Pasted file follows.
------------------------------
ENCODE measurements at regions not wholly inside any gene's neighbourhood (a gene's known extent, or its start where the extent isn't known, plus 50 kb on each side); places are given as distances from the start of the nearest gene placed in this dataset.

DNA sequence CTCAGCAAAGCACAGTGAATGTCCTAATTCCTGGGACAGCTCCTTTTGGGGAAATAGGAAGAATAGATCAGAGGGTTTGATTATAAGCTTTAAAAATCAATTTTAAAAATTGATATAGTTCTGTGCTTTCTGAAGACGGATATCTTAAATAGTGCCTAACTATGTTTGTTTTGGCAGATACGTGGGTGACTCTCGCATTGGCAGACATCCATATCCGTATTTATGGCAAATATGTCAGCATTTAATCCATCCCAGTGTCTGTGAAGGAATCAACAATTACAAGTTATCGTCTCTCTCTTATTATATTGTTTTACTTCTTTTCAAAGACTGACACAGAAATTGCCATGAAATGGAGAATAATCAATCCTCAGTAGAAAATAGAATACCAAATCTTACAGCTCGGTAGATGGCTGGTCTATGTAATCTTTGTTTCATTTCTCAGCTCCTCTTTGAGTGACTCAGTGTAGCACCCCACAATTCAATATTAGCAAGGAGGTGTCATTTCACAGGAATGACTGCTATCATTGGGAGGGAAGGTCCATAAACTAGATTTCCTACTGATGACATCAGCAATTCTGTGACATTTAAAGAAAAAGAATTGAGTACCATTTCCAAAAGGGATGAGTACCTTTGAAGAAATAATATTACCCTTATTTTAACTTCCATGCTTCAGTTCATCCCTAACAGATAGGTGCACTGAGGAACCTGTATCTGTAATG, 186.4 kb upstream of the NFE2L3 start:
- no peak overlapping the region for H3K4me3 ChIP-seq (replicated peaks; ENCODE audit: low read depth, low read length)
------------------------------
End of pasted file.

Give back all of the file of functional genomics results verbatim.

ENCODE measurements at regions not wholly inside any gene's neighbourhood (a gene's known extent, or its start where the extent isn't known, plus 50 kb on each side); places are given as distances from the start of the nearest gene placed in this dataset.

DNA sequence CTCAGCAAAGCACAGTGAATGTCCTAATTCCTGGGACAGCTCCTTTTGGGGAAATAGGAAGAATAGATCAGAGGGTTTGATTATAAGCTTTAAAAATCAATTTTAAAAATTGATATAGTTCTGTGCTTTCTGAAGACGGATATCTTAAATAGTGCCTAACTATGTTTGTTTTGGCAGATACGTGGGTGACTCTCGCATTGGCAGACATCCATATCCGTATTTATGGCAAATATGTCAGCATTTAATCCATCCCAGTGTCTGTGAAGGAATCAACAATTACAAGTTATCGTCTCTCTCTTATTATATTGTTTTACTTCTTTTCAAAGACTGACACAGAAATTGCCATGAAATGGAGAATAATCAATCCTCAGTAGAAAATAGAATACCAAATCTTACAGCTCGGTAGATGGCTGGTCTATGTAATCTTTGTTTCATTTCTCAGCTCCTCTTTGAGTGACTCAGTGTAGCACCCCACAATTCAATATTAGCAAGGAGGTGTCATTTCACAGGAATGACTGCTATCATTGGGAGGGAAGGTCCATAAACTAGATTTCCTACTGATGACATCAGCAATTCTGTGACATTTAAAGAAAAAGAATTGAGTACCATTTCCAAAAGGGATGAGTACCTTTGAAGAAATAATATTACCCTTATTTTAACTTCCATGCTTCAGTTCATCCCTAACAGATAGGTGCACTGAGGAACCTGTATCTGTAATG, 186.4 kb upstream of the NFE2L3 start:
- no peak overlapping the region for H3K4me3 ChIP-seq (replicated peaks; ENCODE audit: low read depth, low read length)